I do love the Championship because anyone really can beat anyone on their day.


I’d be interested to hear your thoughts on the distribution of parachute payments to those coming down from the top flight. Are they a necessary financial cushion for relegated teams or do they provide an unfair advantage?

Parachute payments are there to limit the financial hit a club takes after relegation. It’s easy to say as a fan of a club that has had them that they should be there, but without them, I believe the gap between the Championship and the Premier League would be bigger than it already is.

I absolutely understand the perspective of those whose clubs don’t have them, but as I’ve said, they limit the financial hit. It can also be about how you spend your money as well. If you look at the likes of West Brom and Sheffield United, they haven’t done as well, and we have been intelligent with our spending. They are not the be-all and end-all, and looking at the likes of yourselves and Luton’s season proves that. Does the system need reviewing? Perhaps, yes. Does the system need scrapping? Not if you want to stop the gap between the Championship and Premier League getting bigger, no. Just my opinion of course, but I respect those who think otherwise.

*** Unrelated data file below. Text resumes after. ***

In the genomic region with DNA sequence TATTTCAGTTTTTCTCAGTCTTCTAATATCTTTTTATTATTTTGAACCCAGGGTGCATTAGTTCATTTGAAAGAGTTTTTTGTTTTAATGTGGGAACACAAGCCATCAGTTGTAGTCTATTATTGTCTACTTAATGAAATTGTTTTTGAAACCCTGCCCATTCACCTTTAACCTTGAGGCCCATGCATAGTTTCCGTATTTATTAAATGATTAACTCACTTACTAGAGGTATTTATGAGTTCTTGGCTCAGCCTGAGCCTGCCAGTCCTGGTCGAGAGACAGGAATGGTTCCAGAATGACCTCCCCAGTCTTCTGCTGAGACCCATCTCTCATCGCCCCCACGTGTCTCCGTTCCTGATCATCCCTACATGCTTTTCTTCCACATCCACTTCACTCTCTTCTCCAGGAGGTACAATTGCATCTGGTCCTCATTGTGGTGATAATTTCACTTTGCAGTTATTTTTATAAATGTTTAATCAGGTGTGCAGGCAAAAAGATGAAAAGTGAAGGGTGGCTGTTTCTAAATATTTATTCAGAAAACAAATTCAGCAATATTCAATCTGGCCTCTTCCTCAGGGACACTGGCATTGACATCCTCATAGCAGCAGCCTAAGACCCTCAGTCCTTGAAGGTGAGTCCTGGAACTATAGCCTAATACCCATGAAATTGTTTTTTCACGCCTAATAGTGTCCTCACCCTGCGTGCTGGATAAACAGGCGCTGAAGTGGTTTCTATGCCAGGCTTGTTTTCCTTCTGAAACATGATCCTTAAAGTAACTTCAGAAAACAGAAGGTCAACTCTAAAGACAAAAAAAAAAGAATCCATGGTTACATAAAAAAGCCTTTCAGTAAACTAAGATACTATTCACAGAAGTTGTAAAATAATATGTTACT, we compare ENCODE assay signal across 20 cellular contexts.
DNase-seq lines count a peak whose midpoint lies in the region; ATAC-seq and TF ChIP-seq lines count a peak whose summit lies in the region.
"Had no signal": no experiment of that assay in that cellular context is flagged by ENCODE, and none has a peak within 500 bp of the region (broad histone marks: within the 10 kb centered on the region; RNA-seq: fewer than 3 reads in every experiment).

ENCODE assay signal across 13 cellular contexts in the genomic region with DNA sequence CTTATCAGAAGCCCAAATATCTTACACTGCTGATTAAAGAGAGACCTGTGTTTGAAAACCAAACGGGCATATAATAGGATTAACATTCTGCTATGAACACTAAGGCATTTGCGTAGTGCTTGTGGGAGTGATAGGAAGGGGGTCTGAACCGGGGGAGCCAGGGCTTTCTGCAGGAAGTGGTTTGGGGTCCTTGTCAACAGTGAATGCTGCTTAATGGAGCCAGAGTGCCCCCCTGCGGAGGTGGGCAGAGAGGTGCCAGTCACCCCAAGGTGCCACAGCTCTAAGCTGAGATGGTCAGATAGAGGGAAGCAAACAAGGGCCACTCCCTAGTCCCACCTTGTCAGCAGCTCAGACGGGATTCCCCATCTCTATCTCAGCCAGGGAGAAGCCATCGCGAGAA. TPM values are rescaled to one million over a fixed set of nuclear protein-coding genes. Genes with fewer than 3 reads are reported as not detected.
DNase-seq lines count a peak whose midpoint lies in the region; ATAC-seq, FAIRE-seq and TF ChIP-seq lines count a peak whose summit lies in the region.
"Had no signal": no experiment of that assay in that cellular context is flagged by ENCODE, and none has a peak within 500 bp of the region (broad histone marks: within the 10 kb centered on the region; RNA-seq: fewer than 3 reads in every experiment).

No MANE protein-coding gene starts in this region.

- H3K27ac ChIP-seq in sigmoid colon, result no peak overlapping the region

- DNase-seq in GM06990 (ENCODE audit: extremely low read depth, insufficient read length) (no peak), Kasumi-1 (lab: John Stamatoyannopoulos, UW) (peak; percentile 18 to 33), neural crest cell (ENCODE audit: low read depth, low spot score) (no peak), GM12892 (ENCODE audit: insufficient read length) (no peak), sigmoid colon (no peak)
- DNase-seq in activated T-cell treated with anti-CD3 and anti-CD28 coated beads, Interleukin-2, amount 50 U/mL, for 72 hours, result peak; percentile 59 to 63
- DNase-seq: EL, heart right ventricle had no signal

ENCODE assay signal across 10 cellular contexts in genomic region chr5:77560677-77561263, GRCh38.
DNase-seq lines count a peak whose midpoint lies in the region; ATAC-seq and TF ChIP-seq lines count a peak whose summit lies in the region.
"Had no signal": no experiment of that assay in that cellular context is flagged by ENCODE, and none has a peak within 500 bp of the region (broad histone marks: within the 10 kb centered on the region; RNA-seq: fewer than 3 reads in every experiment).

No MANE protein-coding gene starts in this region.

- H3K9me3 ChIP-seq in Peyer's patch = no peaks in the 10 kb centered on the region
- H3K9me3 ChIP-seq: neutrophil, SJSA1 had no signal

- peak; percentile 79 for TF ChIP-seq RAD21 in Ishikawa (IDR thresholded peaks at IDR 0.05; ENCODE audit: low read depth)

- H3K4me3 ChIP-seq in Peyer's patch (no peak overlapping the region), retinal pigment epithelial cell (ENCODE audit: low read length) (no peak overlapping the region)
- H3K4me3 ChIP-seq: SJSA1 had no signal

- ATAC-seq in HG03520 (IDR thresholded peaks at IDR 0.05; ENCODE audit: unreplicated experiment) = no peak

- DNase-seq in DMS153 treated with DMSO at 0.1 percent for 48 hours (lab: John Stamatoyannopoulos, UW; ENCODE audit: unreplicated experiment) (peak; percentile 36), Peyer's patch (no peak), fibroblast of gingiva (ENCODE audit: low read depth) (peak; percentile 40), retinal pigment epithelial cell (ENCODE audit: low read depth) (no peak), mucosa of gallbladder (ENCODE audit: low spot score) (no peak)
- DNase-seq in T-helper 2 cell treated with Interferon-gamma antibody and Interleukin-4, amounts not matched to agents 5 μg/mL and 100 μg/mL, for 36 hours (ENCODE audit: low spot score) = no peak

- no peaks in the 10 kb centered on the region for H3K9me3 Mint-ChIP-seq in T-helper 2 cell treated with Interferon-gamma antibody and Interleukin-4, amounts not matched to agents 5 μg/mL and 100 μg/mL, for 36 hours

There’s an impressive new stand nearing completion. Will it be ready for the new season and is there any more redevelopment planned at Craven Cottage? I’m hoping there isn’t any steps being taken to replace the away end. As temporary as it seems it’s one of the best away ends around in my opinion.

The new stand has been going on for a while, and we will only have the bottom tier open next season. With Covid, it has delayed the redevelopment of the Riverside Stand, but once it’s fully open, a midweek game in the back row will have some of the best views in football looking over London.

I don’t think there are any plans to replace the away end, and it’s nice to hear away fans do like coming to the Cottage. It’s a unique place with lots of history. There aren’t many grounds like it left that’s for sure!